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Least Creative Thing Of The Day: Canceled Tennessee Anti-DWI Campaign Compares Drunk Driving To Getting With An Unattractive Girl

Because “marginally good-looking girls” are a total head-on collision with potentially fatal consequences, right, fellas?

Least Creative Thing Of The Day: Canceled Tennessee Anti-DWI Campaign Compares Drunk Driving To Getting With An Unattractive Girl
[Photo: Twitter user Gloria Johnson]

Communicating the message to young people–especially young men, who commit four times as many DWI offenses as women–that drinking and driving is a dangerous activity, and not a way to show off how good they are at holding their liquor, is important. But there are powerful, clever ways to send that message, and then there’s–well, there’s the campaign that the Tennessee Governor’s Highway Safety Office recently launched (and promptly recalled), which compares drunk driving with hooking up with a “marginally good-looking girl.”

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The campaign included the distribution of coasters and fliers at bars with messages like “Buy a drink for a marginally good-looking girl, only to find out she’s chatty, clingy, and your boss’s daughter” and “After a few drinks the girls look hotter and the music sounds better. Just remember: If your judgment is impaired, so is your driving.” Because, you know, having to talk with a girl who’s “chatty” and “clingy” at a bar–especially when she’s only “marginally good-looking”!–is a consequence on par with a collision that could kill you or someone else. And that’s if you even connect the words on the coaster with the message that drinking and driving is a bad idea, and don’t just take away from it that, ugh, women are so annoying.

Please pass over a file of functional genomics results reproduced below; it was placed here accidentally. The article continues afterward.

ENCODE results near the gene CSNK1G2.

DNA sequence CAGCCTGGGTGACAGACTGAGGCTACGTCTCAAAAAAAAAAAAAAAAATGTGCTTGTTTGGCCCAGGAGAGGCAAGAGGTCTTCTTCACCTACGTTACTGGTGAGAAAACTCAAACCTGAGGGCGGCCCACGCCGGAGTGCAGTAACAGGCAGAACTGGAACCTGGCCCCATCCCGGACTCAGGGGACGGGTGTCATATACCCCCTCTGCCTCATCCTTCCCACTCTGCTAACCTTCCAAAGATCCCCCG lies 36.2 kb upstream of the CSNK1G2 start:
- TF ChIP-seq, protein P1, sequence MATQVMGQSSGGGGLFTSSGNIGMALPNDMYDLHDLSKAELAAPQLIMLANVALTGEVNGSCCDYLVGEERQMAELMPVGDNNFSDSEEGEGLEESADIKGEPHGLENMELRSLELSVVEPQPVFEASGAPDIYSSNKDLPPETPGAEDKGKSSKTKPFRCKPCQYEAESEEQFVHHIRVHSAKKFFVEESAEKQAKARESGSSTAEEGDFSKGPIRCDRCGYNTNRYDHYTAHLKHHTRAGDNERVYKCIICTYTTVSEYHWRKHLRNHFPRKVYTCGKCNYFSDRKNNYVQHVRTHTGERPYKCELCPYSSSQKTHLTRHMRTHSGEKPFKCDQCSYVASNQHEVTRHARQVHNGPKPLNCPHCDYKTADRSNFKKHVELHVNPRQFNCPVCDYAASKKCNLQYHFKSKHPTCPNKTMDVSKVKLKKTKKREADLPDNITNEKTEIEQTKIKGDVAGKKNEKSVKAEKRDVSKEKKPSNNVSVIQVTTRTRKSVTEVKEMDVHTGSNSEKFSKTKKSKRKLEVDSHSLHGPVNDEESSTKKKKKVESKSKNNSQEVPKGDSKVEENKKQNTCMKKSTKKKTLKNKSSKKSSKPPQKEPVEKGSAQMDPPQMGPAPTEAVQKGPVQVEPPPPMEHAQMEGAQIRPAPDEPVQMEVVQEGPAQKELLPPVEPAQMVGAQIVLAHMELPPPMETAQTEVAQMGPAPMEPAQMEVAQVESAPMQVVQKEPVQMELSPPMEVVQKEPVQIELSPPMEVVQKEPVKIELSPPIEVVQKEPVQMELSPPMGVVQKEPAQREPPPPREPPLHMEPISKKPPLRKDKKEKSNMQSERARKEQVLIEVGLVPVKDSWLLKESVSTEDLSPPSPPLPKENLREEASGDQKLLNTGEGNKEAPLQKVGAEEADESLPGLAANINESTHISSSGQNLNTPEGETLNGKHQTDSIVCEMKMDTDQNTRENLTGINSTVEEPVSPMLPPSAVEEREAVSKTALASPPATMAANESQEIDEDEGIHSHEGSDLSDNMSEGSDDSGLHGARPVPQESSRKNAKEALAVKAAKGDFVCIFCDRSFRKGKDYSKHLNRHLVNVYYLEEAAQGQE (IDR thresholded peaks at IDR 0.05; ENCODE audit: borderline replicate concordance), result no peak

Bro outreach on drunk driving is crucial, but the campaign was recalled this week, basically as soon as anyone outside the office who commissioned the materials saw them. The Tennessee Governor’s Highway Safety Office’s director, Kendell Poole, promptly apologized for the campaign, explaining, “Because one of the goals of many Booze It and Lose It campaigns is to reach our high risk driving population, the marketing is often edgy and designed to grab the attention of the young male demographic. It was never the intent of the GHSO to be insensitive or insulting to women.”

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About the author

Dan Solomon lives in Austin with his wife and his dog. He's written about music for MTV and Spin, sports for Sports Illustrated, and pop culture for Vulture and the AV Club

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